The 2.6” Specialized Hillbilly provide grip by the bucket load in wet conditions, also proving to be a pretty good partner for very soft, dry loam. At the cheap price of £45 we can’t really see many reasons to moan!
The Hillbilly is Specialized intermediate tyre, we’ve previously ridden this tyre in the 2.3” width and were eager to see how it faired as a 2.6” tyre. Our test tyre has the larger volume, Gripton compound and Grid carcass making it both tacky and tough.
I’ve set these tyres up on both a 30mm wide rim and a 33mm (internal) rim and it comes up well on both. The photos you see here are the narrower rim, the tyre retains a good shape, the square centre and outer lugs position well for both cornering and straight line grip in mucky conditions. On both rims I ran the Hillbilly at 17 or 18PSI and with my 60kg weight didn’t experience any rolling or punctures throughout the test time. It doesn’t quite size up to 2.6” on the narrower rims, we measured ours at 2.46”.
The Hillbilly isn’t the fastest rolling tyre but I don’t really have a problem with this on the front of the bike which is probably the only place I’d mount one. The spiky knobs dig into mud and drier loam well and the outer lugs hold on tight when cornering or trying to hold and off camber line in the wet, leaving the rear wheel free to follow suit, the traction available is startling and has made the Hillbilly my choice of tyre when the weather turns damp.
As I mentioned earlier the Hillbilly also comes up trumps is the ground is really loose and dry but take it on hardpacked terrain and it feels vague with the long nature of the knobs tending to ‘squim’ over hard ground. On muddy ground interspersed with rock though, the Hillybilly performs very well, the grippy nature of the rubber providing grip, confidence to hold a line and I reckon its better than the Maxxis Shorty in these conditions.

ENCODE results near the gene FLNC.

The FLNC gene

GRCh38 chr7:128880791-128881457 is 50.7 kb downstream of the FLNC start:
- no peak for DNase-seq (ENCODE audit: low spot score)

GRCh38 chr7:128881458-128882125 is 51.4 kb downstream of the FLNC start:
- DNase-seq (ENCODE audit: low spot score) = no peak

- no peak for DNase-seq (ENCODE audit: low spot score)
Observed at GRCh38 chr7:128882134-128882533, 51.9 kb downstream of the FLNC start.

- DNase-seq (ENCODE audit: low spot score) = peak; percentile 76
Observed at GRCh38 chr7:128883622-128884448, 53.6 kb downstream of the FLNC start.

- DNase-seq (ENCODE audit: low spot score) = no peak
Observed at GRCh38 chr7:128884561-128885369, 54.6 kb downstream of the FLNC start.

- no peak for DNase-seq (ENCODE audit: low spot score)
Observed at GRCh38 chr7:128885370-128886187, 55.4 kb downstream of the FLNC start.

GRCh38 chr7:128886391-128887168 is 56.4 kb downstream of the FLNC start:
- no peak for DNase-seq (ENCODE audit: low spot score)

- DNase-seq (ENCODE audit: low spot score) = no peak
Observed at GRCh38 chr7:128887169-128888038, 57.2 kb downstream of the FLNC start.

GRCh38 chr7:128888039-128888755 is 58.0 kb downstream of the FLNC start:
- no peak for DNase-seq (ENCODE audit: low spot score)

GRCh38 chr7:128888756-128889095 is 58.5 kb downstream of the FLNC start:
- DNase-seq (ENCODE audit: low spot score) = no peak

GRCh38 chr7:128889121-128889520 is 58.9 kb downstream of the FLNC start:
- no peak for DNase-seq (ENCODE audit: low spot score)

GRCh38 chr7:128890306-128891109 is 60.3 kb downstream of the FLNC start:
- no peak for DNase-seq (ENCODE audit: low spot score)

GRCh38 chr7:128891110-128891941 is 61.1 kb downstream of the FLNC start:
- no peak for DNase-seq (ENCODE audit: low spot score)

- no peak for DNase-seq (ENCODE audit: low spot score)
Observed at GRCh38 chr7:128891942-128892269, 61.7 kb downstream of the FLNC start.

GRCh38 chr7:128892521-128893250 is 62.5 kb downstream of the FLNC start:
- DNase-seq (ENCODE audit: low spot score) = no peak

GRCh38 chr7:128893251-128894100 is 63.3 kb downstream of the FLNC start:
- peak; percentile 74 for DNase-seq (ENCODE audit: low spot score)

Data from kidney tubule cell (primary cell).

We’ve ridden both the 2.5” Maxxis Shorty and the 2.6” Hillbilly and whilst both are great in the mud, the Spesh offering certainly errs more on the side of an ‘intermediate’ tyre (as it says on the tin) than the Shorty does, with the latter cutting through mud that little bit better and clearing it from between the tread marginally quicker too.
The Hillbilly is a great option for an intermediate tyre, it clears better than a Magic Mary, cuts through mud well, is solidly built for an all mountain tyre without a huge weight penalty 985g) and also is pretty proficient in dry conditions as long as the ground isn't too packed down should summer make a brief reappearance. At £45 for this model of tyre (£40) for the 2.3” version its an absolute bargain too.
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